BU442 Market Research Final Exam
May 16, 2013
6. There are four specific methods for implementing survey research. They include on-site surveys, telephone surveys, computer surveys, and mail surveys. Each has pros and cons, which are listed as follows: On-site surveys:
Pros—great for probing; best for non-vested markets; should be no more than 6 pages long; you can use physical props for demonstrations; higher general response rate at around 75%. Cons—people may not answer sensitive information questions correctly or at all (age, income, marital status); most costly of the 4 types; labor intensive; can’t go back for a follow-up because you usually don’t ask for address or phone number. Telephone surveys:
Pros—central location; less costly now than in the past due to lower phone rates; data is collected quickly; cost is only about 40% of on-site or mail surveys; people are anonymous so they are more likely to share sensitive information. Cons—some investment required; not able to physically test products. Computer-based surveys:
Pros—inexpensive way to reach a lot of people; sensitive questions are more likely to be answered; respondents can take their time; faster data collection; ability to track respondents Cons—people may ignore requests for surveys thinking they are spam; technical problems may arise. Mail surveys:
Pros—good for sensitive questions because most don’t require a name or address; bulk mail can be used to keep costs down. Cons—internet surveys decreasing mail survey importance; can be costly due to postage, printing and paper costs; not recommended if the survey has a time constraint.
5. There are two major sources of errors in survey research: random sampling errors and systematic errors. A random sampling error is a statistical fluctuation that occurs because of chance variation in the elements selected for a sample. A systematic error is error resulting from some imperfect aspect of the research design that causes respondent error or from a mistake in the execution of the research. Other errors include respondent error, which is a category of sample bias resulting from some respondent action or inaction such as nonresponse or response bias. A nonresponse error is the statistical differences between a survey that includes only those who responded and a perfect survey that would also include those who failed to respond. Nonrespondents are people who are not contacted or who refuse to cooperate in the research. No contacts are people who are not at home or who are otherwise inaccessible on the first and second contact. Refusals are people who are unwilling to participate in a research project. Self-selection bias is a bias that occurs because people who feel strongly about a subject are more likely to respond to survey questions than people who feel indifferent about it. Response bias occurs when respondents either consciously or unconsciously tend to answer questions with a certain slant that misrepresents the truth.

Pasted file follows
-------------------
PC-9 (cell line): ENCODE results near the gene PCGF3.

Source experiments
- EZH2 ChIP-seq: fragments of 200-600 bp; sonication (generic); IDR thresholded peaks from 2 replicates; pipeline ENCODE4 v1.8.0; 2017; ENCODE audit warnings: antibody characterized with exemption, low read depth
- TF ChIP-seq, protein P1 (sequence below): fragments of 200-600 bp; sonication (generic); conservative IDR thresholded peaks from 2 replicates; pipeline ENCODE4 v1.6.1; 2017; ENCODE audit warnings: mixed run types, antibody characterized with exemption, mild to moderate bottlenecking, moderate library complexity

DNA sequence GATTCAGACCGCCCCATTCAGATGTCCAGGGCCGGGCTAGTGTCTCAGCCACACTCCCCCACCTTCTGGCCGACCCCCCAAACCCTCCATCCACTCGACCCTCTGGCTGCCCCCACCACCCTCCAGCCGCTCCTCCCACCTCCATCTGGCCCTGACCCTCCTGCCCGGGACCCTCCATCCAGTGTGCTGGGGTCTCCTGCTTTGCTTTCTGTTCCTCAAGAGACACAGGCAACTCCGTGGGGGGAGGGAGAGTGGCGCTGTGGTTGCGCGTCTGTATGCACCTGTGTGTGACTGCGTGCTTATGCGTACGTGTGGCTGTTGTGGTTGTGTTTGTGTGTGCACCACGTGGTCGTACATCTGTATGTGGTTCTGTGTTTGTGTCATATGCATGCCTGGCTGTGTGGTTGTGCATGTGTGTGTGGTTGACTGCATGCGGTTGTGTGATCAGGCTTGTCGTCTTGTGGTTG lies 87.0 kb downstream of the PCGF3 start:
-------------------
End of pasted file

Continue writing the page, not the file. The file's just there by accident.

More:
4. When using descriptive data, everyone involved is known. With inferential data everyone is unknown, with a finite number of people to draw a conclusion about, and the purpose is to make a judgment about a population. Population parameters are what is measured, for example price, and sampling statistics describe who is measured. Frequency distributions are frequency percentages (what is) and probability (what may be), which is the long-run relative frequency with which an event will occur. It is one of the most common ways to summarize a set of data. A significance level is a critical probability associated with a statistical hypothesis test that indicates how likely it is that an inference supporting a difference between an observed value and some statistical expectation is true. It is the acceptable level of Type I error.
3. The sampling frame is a list of elements from which a sample may be drawn. It is also called the working population because these units...
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